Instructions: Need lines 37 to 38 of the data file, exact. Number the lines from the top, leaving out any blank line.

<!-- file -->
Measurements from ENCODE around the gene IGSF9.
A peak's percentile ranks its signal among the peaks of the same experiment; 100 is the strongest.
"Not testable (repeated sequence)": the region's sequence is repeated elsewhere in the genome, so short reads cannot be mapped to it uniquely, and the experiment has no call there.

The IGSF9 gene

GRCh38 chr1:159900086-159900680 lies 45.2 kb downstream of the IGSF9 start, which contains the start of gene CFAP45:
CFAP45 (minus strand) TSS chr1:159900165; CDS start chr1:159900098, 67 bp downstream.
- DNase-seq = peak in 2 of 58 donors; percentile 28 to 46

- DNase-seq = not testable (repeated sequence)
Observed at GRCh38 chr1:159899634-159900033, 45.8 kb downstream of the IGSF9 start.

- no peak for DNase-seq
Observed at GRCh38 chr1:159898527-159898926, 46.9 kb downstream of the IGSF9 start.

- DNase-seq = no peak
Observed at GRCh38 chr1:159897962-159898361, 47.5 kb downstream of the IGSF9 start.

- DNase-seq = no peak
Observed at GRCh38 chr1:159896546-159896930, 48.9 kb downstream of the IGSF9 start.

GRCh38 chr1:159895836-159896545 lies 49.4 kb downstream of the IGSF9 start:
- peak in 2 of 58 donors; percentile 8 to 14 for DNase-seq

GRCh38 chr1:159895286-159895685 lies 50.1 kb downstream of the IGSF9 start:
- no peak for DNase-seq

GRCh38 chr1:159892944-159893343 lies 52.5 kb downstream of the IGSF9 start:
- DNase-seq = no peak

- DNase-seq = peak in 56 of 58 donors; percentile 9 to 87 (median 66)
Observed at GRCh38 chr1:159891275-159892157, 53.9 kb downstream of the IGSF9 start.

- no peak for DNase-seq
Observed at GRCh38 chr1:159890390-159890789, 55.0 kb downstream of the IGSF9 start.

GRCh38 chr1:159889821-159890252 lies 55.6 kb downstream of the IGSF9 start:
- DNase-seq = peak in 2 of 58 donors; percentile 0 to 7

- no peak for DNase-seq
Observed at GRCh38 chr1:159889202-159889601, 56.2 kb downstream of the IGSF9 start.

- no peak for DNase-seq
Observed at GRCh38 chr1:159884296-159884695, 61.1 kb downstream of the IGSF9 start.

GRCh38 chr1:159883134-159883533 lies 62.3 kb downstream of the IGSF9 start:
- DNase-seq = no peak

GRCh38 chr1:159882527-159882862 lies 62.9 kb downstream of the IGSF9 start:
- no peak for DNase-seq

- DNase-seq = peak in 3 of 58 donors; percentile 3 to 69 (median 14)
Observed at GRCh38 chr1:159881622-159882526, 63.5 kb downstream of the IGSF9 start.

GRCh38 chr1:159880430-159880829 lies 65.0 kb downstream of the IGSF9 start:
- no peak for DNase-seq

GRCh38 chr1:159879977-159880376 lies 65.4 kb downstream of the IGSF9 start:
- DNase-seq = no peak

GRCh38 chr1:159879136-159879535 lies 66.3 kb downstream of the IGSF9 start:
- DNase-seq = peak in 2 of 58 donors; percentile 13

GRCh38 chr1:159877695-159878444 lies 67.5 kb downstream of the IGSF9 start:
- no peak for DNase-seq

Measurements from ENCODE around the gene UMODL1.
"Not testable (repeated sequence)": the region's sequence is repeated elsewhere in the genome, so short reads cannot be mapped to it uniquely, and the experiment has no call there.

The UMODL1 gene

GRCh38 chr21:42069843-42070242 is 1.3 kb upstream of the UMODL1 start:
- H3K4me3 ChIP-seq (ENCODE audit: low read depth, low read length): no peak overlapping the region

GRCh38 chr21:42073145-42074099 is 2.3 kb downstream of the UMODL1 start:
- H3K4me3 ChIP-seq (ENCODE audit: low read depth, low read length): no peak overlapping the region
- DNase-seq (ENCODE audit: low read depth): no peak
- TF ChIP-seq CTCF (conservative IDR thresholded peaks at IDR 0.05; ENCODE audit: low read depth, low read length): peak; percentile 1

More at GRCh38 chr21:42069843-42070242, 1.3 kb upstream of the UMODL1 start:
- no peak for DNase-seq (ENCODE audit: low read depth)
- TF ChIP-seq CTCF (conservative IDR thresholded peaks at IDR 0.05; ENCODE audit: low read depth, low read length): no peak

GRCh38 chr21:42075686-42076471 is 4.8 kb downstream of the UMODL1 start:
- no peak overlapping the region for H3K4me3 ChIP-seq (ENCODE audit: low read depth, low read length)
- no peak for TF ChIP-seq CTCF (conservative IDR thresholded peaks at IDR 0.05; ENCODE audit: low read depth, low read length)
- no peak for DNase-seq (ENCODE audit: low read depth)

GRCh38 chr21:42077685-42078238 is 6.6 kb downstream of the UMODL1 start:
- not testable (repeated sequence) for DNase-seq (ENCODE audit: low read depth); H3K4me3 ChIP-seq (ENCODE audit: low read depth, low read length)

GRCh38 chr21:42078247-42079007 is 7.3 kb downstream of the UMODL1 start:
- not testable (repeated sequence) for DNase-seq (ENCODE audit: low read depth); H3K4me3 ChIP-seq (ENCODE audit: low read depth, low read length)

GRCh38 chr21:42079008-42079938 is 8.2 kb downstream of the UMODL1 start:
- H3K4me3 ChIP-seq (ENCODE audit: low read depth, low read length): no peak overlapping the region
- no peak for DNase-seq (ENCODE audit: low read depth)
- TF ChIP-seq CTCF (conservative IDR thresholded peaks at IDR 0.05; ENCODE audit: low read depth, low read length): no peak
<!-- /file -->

Observed at GRCh38 chr1:159881622-159882526, 63.5 kb downstream of the IGSF9 start.

GRCh38 chr1:159880430-159880829 lies 65.0 kb downstream of the IGSF9 start: